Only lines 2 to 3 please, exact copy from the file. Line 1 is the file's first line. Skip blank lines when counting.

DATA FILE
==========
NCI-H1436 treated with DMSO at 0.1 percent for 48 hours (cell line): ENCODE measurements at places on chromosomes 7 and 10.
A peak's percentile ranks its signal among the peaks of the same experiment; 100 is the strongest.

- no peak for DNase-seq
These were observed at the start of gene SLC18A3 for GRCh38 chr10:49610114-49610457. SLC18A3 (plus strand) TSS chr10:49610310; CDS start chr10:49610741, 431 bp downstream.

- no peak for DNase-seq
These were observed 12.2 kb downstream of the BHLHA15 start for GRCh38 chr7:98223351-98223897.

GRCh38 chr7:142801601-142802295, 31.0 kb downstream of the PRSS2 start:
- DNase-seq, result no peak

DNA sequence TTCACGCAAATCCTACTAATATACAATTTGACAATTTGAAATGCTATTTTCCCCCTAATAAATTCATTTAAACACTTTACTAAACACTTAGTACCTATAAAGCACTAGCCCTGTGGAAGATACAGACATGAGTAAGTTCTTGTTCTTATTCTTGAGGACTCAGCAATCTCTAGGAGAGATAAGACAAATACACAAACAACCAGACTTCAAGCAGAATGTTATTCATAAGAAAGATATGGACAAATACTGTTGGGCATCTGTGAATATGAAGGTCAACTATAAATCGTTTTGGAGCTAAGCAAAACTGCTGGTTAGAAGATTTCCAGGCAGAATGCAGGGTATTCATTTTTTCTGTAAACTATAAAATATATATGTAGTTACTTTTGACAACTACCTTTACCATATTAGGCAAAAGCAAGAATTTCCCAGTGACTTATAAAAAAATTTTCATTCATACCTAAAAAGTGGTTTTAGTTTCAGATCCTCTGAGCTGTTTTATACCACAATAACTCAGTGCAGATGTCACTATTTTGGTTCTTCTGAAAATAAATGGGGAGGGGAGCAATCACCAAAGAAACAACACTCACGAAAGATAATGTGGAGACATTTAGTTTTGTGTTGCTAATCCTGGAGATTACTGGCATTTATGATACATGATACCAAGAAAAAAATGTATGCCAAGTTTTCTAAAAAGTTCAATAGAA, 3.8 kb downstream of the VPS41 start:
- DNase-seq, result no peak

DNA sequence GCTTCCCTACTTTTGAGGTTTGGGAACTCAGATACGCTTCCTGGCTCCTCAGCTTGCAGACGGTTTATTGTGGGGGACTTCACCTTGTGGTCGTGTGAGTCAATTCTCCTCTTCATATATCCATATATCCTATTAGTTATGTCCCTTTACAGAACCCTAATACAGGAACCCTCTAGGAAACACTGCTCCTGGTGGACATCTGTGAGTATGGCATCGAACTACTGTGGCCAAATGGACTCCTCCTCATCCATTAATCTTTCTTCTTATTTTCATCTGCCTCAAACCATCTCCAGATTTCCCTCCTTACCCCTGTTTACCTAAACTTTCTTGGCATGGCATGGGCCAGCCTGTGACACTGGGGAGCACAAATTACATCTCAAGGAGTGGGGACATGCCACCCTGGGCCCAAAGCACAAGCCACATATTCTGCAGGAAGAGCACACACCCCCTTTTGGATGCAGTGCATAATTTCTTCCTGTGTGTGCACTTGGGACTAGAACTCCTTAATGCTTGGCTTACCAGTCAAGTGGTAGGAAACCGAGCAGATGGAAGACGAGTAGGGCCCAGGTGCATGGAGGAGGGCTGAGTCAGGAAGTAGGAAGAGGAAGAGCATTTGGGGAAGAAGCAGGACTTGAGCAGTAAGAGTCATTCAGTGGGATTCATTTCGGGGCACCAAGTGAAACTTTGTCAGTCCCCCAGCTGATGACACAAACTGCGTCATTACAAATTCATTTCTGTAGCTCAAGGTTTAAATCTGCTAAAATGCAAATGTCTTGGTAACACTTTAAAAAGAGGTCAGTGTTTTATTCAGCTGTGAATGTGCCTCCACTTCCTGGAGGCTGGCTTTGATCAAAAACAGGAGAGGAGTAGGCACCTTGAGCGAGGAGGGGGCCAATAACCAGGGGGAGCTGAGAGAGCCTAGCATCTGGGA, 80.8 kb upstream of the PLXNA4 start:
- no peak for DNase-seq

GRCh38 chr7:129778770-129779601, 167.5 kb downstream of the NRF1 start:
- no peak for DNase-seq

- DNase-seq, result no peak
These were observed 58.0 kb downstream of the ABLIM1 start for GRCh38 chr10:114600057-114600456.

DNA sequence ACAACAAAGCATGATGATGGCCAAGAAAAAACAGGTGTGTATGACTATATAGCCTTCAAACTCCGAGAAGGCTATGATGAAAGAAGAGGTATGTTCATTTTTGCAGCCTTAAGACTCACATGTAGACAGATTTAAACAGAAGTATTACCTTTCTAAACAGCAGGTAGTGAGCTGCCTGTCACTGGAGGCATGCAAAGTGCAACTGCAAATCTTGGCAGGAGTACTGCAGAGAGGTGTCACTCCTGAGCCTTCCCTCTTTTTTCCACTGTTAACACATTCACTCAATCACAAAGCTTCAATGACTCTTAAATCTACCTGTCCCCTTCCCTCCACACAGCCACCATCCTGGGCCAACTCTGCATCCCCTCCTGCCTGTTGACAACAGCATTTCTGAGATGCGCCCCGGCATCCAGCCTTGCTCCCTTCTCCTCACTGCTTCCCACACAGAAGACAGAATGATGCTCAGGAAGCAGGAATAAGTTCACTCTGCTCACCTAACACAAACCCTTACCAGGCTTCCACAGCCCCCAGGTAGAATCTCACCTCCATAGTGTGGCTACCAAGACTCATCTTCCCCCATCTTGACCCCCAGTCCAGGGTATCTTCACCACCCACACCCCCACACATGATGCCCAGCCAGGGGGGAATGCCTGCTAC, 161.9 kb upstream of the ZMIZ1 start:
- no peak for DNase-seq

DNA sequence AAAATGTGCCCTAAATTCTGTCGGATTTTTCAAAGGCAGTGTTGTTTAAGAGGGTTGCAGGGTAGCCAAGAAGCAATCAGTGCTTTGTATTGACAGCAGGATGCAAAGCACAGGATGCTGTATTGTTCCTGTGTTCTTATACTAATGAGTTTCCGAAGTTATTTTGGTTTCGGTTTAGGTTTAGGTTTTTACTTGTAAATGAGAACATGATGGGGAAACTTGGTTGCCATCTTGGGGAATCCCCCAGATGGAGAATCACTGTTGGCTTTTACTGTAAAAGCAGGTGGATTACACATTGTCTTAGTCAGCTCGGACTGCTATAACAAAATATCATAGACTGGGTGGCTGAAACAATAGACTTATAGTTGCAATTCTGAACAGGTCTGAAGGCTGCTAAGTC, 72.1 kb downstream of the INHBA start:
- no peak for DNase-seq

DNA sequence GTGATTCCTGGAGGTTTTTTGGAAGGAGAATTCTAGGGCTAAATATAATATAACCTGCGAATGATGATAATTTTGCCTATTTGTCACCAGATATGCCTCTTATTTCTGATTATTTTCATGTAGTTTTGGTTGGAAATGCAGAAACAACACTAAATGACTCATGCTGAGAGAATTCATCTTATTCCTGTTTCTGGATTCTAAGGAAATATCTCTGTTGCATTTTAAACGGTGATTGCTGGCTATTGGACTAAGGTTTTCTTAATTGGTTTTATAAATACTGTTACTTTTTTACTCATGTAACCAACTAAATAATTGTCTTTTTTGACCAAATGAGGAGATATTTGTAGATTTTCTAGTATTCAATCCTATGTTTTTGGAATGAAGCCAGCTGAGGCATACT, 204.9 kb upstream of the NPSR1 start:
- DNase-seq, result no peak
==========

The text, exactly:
A peak's percentile ranks its signal among the peaks of the same experiment; 100 is the strongest.

- no peak for DNase-seq